R1: “You have to tell your coach. There should be no shame talking about it”
R2: “Yes, 100%. I have to because he can the difference in my performance on those days”
R3: “I have never told my coach and sometimes feel more energetic, other time I just want the training to finish”
R4: “I don’t have to tell him. He can already tell most of the time lol.”
R5: [A male coach] “The one that communicates openly with coaches they trust will always benefit in the long run”
R6: “I don’t tell my coach but during that time I really struggle and feel so lethargic”
R7: “Taken the contraceptive injection for ten years. No periods, no PMS, no cramps”
R8: “Fortunately, I had a female coach in my gym, who I discussed it with, but not the males”
R9: “I don’t tell anybody but I am very aware. I take notes, listen to my body and adapt”
One thing is for sure, Unorthodoxx’s favourite quote rings true again, there is no “one size fits all”. Especially when dealing with our boxing coaches, training and our periods. But all this conversation is great, but so what and what do we do about it?
Firstly, I know I shouldn’t need to but I feel it's so important to remind us all that we should never be ashamed of our menstrual cycle. It is what makes us women, it makes us stronger, empowered and beautiful.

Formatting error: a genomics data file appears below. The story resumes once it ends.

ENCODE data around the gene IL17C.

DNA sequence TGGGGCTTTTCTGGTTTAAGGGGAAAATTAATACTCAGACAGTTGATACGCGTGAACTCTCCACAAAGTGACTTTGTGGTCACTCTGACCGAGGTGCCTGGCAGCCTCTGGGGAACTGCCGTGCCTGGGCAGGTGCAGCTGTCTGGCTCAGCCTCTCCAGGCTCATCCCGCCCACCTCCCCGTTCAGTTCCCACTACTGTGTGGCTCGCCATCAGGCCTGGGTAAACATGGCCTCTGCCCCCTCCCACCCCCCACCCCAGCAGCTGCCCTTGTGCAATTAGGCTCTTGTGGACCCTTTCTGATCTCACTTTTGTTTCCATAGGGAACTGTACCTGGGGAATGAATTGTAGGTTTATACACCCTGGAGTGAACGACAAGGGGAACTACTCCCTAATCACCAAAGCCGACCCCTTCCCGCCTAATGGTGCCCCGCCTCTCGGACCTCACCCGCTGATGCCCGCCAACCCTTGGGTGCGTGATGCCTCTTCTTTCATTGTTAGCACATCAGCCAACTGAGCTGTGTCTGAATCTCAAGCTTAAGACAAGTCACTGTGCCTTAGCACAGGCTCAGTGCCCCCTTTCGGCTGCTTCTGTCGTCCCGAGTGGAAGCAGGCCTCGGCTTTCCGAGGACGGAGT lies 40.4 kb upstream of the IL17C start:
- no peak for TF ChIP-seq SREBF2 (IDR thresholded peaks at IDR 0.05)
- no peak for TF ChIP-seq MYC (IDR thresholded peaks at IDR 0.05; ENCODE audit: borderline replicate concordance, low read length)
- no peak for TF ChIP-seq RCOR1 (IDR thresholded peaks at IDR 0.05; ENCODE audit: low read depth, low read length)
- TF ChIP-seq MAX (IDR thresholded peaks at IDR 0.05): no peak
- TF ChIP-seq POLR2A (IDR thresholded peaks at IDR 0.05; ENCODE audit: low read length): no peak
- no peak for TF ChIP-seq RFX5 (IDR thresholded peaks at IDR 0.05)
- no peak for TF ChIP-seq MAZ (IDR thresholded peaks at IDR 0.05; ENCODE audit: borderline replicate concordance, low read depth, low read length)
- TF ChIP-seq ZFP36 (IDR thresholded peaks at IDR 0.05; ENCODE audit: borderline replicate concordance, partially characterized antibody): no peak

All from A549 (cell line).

Secondly, our coaches need to acknowledge and may need to be reminded, that our physiology is different to men. Our cycles impact our energy levels, our mood, weight and even our coordination. But that doesn’t make us any less worthy of being in the gym. We need to take ownership of this and start to communicate with coaches how our training could be tailored better to match our cycles. It's okay if we have a light training week or we avoid heavy sparring or high impact training – it's about doing what we are comfortable with and what works best for you.
Thirdly, its time that Boxing, and our coaches, are reminded that we are equal. That means making the same provisions as they do for men. We should have our changing room, our own toilets and most importantly sanitary bins within the facilities. If you are hesitant to speak directly to your coach and you attend an England Boxing Club you can always contact a Regional Welfare Officers for further support.
So there you have it! Our first crack at tackling an issue that genuinely needs more attention and support to be resolved across all boxing gyms. So be a voice for good, and don’t let other fellow girls be held back. And if you're lost for words or your not quite sure where to start why not send your coach this blog with the message: “ I thought this might be of interest” because Unorthodoxx is more than a brand. We are a movement.
Stay tuned as next week we will be posting some interesting insight on how our menstrual cycles affect our performance and we dig into the nitty-gritty of how we can make the most of our time.
“A woman is the full circle. Within her is the power to create, nurture and transform.”
Unorthodoxx is the UK’s first Women’s Boxing brand that has been created purely for women and has exclusively designed women’s boxing gloves and women’s boxing clothing. Our products and equipment are designed to offer the ultimate fit, protection and durability for female boxers and combat sport fighters. From novice beginners to elite competition Unorthodoxx fight gear offers the best women’s boxing gloves, clothing and equipment.